Yesterday the American coffee giant bowed to public and political pressure by announcing plans to voluntarily pay over £20m in corporation tax to HMRC over the next two years
However, the tax profession has reacted angrily to the proposal, claiming it “makes a mockery” of the tax system.
Chris Morgan, head of tax policy at KPMG, said, “I think what they've said is absolutely extraordinary and really does change the tax landscape. It is the first time I have seen public opinion make a company change its mind.
"This is clearly a voluntary decision despite taxes being collected according to law and principles. HMRC might be very nervous about how things are done because their job is to collect the right amount of tax and they don't want to overcharge people,” added Morgan.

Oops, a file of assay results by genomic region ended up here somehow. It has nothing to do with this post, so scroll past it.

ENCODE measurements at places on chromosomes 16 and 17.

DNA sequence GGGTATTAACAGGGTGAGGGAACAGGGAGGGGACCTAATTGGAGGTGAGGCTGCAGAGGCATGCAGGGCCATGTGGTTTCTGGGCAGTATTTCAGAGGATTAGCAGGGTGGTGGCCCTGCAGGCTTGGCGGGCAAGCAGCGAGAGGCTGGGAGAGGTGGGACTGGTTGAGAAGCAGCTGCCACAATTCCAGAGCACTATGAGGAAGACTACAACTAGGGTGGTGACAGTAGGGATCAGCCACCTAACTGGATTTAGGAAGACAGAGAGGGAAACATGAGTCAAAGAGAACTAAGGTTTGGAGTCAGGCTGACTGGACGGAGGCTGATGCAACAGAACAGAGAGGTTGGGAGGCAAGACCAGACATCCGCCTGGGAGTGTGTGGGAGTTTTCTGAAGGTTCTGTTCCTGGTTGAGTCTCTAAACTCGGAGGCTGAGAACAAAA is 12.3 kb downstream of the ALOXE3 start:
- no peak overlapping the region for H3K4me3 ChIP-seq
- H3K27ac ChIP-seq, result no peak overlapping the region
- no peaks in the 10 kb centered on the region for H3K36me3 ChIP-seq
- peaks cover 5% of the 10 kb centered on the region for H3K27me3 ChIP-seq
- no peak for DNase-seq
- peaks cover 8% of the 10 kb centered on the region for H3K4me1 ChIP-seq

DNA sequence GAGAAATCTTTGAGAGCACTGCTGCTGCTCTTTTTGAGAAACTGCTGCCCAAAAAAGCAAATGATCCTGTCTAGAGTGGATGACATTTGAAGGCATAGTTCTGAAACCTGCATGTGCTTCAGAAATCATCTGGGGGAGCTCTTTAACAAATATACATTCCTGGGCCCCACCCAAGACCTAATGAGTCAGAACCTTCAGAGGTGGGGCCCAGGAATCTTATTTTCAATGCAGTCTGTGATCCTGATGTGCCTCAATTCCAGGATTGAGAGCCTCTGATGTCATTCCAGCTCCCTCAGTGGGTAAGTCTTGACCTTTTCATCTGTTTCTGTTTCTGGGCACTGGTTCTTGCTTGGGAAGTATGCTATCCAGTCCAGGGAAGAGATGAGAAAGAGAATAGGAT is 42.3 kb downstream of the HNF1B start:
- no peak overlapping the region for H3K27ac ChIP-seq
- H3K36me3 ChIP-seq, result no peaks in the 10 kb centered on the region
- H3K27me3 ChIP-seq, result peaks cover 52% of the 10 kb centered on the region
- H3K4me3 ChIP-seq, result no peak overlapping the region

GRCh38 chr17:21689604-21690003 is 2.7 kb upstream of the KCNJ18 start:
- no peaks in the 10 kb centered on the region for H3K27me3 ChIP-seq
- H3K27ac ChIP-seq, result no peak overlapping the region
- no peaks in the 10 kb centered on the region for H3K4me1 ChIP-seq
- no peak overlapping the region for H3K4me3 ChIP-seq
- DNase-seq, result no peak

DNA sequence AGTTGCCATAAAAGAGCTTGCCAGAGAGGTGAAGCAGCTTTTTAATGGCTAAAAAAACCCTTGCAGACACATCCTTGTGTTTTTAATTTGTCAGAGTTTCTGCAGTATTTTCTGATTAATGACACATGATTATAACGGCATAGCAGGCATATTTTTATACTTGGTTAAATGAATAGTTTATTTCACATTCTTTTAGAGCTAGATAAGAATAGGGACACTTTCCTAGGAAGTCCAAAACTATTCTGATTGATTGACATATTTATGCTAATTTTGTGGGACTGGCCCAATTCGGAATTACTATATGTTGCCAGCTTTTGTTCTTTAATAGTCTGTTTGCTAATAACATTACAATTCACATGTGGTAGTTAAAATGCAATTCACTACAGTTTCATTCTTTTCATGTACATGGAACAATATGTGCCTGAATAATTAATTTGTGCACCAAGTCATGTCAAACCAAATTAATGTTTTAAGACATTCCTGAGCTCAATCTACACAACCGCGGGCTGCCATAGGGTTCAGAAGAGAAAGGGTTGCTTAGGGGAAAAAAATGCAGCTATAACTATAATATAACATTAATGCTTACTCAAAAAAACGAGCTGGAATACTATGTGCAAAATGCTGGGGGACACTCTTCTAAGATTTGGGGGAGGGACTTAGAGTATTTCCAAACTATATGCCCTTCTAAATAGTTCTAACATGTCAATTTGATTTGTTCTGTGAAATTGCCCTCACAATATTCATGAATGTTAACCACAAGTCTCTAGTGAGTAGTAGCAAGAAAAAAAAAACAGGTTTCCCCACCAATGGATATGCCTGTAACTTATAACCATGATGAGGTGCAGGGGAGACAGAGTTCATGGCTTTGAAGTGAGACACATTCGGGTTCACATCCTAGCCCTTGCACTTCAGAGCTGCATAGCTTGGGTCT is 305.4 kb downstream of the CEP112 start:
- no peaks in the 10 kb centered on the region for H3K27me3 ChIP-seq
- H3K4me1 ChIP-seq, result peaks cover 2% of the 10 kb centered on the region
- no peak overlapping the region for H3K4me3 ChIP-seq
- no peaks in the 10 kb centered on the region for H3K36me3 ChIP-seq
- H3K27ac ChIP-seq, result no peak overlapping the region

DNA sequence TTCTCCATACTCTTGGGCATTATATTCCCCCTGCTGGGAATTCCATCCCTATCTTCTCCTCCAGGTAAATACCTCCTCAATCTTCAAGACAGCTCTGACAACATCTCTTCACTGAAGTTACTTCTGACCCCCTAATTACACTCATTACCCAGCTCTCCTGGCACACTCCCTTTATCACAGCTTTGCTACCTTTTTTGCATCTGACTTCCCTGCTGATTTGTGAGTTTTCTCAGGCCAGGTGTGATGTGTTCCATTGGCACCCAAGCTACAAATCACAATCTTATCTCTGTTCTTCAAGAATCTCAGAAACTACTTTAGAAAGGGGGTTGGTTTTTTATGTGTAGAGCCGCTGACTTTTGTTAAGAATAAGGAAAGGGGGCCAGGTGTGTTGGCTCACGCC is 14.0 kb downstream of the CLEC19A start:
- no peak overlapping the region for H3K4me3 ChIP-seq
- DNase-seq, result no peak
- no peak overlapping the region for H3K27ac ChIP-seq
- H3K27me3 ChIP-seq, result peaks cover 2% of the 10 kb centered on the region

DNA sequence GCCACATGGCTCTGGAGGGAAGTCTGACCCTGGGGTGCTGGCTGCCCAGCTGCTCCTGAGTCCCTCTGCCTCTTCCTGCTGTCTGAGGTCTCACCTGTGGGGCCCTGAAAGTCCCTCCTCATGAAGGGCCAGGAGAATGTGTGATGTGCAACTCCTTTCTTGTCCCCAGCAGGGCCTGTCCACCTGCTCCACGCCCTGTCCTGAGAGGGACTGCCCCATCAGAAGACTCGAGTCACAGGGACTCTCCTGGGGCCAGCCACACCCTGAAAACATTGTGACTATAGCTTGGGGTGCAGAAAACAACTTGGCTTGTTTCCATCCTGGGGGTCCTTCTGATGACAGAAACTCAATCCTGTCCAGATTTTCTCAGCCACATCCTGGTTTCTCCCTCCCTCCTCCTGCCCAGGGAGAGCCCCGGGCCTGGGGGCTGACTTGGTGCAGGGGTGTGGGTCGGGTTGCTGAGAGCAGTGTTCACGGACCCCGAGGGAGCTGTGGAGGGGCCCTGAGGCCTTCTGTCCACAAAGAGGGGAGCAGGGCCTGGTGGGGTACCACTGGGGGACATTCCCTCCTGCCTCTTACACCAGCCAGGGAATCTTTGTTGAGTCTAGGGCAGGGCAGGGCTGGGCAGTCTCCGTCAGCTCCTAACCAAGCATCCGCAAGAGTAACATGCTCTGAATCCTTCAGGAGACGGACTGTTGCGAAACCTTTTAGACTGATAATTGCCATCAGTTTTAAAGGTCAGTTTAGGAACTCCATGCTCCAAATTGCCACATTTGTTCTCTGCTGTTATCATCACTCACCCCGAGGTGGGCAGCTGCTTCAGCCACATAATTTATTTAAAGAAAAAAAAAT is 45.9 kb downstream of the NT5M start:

Conor Delaney, tax lawyer at Milestone International Tax Partners, said, "You have a fundamental principle that you can only be taxed by clear legislation and yet you have this process where a company is hauled up and publicly embarrassed and blackmailed into volunteering more tax."
The announcement followed news earlier this week that the coffee giant was considering changing its accounting practices.
Starbucks conceded that against “the backdrop of these difficult times, in the area of tax, our customers clearly expect us to do more.”
This story can be read in full in economia.